Oasys 171 Occam’s Paradigm 161 Omnibuild 162 1on1 Development 186 1 Source Business Solutions 176 One Stop Equine Shop 182 OneStream Software 186 One3LED 113, 166 Onit 186 Open Systems Technologies 180 OppLoans 168 Optamark 161 Opteamix 178 Optima Tax Relief 168 Optimum Healthcare IT 176 Orangetheory Fitness 174 OrderMyGear 161 Organifi 174 Orion 178 OTR Capital 168 OutboundEngine 184 Outdoor Tech 164 Owl Computing 180

Saatva 182 Sandlapper Capital Investments 168 Sauce Labs 186 SD Bullion 168 Seeking Health 174 Sekon Enterprise 171 Sequoia Holdings 171 ServRx 174 Shop Melee 164 Shopper Approved 184 Signal 186 Signature Analytics 168 Signpost 158 SJ Technologies 178 Skyrocket Toys 117, 164 SlideBelts 182 Small Business Owners of America 160 SmartBox Web Marketing 158 Smart Energy Today 166 SmartyPants Vitamins 174

O

S

SoBe Promos 160 Social123 186 Solar Media Team 158 Sol Systems 168 Sooryen Technologies 180 Sophus IT Solutions 178 SOR Technology 186 Sound Rink 164 Sparty Ventures 158 Spikeball 164 SSi 176 Stability Healthcare 174 Stardust Memorials 182 Status Labs 160 Stay Alfred Vacation Rentals 186 St. John’s Medical 174 Strategic Financial Solutions 168 Stratton & Bratt 162 Stratus Video 186 S2 Capital 112, 181 S2 IT Group 180 Suja Juice 152, 168 Sunny Days In-Home Care 176 Sunpro Solar 162 Survwest 166 Swift Capital 168 Synartis Health 174

T

TAG Aero 37, 180 Taldepot.com 182 Talteam 178 Tango Card 186 TapClicks 80, 158 TaskUs 161 Team Forss Realty Group 182 Tenica and Associates 171 Tergus Pharma 174 TFM Truckload 180 Thrive Farmers 58, 168 TickPick 124, 162 TNH Advanced Specialty Pharmacy 176 Torrent Consulting 161 Totally Joined for Achieving Collaborative Techniques 171 Total Technology Solutions Group 161 Touch of Modern 29, 162 Traffic 158 Transitions Commute Solutions 180 Trantor 184 Tredence 161 Treeium 162 Tresata 114, 184 Tribeca Marketing Group 164 Trigent Solutions 70, 180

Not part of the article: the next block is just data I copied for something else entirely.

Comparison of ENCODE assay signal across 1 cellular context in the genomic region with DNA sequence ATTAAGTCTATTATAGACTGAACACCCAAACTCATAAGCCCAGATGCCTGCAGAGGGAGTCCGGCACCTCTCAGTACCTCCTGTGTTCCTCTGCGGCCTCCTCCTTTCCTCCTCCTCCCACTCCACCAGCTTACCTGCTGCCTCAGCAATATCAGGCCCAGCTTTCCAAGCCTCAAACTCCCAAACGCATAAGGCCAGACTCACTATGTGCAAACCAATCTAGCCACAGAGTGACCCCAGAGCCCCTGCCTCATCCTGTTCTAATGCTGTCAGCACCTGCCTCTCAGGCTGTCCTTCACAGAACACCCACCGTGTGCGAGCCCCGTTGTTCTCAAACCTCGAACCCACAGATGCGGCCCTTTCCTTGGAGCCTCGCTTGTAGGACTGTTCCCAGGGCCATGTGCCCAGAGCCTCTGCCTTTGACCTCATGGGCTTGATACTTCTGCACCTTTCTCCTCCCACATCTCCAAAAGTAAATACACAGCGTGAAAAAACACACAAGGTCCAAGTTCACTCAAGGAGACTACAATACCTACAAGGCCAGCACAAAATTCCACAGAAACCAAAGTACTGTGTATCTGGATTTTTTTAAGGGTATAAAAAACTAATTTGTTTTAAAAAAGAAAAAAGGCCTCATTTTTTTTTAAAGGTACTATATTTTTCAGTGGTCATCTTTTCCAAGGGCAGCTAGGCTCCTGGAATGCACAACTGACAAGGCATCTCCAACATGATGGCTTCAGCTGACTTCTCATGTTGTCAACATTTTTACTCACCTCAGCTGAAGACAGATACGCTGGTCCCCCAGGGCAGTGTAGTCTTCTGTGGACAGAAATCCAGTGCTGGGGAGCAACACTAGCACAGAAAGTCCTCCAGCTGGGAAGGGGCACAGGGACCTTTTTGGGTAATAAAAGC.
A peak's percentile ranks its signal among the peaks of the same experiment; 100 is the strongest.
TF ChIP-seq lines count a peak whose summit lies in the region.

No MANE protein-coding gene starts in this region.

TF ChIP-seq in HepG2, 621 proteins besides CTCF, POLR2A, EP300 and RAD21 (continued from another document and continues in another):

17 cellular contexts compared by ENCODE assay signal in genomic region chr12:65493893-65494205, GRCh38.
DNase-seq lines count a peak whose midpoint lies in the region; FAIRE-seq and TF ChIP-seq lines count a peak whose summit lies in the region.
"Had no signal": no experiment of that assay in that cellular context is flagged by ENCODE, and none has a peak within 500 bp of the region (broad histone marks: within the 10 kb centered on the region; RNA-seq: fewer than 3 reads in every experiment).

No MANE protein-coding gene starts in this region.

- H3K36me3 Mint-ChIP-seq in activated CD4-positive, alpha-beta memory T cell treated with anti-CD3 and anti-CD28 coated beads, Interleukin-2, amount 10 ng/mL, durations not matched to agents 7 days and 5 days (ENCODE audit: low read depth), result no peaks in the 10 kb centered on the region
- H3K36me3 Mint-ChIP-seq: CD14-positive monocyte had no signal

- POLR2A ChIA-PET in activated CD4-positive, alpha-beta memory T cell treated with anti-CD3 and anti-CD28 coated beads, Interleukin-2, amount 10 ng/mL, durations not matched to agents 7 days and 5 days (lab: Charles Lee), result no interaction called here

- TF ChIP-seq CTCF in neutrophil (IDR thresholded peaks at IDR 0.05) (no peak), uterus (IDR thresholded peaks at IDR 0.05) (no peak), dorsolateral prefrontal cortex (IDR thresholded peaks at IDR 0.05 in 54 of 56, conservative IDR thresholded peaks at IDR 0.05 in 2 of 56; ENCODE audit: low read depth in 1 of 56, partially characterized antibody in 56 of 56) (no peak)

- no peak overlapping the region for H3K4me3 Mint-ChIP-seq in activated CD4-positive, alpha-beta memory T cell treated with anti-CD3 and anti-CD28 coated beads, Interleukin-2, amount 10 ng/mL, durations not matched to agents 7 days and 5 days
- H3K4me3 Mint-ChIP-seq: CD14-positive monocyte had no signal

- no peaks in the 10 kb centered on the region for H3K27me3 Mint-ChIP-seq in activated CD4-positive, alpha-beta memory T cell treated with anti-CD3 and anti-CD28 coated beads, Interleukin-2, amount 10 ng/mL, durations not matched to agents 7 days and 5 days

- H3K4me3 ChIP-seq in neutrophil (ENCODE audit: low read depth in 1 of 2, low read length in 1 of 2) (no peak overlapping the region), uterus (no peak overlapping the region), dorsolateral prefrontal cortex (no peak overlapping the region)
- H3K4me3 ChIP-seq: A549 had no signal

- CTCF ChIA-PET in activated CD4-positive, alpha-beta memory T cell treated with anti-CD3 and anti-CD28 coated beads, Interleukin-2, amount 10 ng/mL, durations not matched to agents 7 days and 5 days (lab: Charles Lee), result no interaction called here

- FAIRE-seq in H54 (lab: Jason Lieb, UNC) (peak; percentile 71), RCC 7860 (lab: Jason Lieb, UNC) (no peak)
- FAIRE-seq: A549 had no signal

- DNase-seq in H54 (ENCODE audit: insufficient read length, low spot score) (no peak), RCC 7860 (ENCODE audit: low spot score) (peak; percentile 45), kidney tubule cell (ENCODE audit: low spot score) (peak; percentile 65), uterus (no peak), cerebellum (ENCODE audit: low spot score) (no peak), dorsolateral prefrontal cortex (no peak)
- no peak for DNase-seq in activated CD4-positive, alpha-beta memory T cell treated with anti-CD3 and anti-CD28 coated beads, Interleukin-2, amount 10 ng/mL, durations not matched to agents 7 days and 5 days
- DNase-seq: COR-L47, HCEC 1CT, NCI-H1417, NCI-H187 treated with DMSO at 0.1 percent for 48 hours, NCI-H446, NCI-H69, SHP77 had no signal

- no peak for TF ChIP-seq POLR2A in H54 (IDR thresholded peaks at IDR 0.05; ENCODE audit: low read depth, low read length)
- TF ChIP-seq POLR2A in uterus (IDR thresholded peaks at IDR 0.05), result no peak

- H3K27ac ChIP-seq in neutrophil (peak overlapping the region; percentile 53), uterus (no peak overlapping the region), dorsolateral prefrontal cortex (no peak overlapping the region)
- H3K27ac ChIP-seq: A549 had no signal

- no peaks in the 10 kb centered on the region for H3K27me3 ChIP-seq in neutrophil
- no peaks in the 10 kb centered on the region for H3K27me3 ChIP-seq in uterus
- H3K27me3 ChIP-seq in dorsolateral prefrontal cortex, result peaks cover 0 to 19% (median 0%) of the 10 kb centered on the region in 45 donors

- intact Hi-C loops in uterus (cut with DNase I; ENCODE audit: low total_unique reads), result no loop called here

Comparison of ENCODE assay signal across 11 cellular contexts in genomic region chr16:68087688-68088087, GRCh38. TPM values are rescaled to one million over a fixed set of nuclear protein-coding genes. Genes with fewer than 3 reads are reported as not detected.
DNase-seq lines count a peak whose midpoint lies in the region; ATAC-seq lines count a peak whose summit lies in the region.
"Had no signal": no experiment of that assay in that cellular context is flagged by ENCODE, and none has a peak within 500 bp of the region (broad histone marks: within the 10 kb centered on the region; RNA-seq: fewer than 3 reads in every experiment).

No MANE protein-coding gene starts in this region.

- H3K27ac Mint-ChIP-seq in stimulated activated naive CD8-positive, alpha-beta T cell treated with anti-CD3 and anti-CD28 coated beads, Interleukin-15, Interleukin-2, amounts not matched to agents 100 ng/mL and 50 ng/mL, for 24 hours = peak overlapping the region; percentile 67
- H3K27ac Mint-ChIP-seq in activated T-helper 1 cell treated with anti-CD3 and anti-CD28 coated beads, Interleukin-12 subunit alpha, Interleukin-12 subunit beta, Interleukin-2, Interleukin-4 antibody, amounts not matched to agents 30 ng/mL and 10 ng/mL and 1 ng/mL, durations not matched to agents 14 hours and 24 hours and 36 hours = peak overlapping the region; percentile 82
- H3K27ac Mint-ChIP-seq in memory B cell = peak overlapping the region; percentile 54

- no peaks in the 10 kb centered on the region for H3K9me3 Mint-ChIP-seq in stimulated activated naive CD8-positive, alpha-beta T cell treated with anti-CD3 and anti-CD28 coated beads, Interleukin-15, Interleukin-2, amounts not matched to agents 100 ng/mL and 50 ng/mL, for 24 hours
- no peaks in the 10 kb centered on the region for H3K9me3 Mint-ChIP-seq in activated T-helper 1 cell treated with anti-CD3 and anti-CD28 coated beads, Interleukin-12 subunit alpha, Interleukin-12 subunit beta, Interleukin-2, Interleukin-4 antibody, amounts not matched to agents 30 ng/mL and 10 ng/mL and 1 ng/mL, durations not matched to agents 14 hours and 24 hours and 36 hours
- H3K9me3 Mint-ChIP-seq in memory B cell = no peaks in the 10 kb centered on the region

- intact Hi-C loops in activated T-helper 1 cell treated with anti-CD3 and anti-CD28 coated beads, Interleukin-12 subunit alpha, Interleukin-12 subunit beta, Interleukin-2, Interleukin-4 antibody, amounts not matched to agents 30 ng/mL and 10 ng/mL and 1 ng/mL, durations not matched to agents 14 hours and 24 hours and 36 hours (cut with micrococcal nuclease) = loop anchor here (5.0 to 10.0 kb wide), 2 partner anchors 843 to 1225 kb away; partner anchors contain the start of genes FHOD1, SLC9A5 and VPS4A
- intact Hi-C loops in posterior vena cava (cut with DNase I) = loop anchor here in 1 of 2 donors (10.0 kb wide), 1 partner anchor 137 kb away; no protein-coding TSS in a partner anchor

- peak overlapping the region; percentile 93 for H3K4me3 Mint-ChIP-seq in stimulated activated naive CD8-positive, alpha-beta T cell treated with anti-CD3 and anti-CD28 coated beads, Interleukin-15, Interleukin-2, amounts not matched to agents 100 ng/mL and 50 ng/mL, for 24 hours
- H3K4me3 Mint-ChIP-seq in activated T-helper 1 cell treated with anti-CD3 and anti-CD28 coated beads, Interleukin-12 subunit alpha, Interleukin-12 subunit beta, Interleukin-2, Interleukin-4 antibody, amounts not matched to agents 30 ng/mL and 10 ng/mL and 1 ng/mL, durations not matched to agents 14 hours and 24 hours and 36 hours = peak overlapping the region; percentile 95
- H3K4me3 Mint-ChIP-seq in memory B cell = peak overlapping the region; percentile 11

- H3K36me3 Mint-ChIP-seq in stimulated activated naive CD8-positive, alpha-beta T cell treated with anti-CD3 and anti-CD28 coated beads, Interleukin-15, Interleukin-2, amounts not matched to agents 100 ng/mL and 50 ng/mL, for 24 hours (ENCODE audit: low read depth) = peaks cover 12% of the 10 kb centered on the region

U

Uhuru Design 133, 162 Ultimate Jet Vacations 186 United Commerce Group 182 USTRP 168

V

Vantage Point 161 VetInternetCo.com 182 Vets Etc. 180 Vighter Medical Group 171 Vixxo 161 VMTurbo 186 VOR Technology 171

W

Warrior Media 164 WebME Technologies/ WMT 186 WeGoLook 161 Wellbe 174 Welltok 174 WePay 184 West Hills Capital 168 Whim Hospitality 88, 170 Wholesale Screening Solutions 161 Windsor Circle 186 Worth Clark Realty 181

Y

YourPark.com 181 Youth Digital 164

Z

zSpace 164 Zurixx 164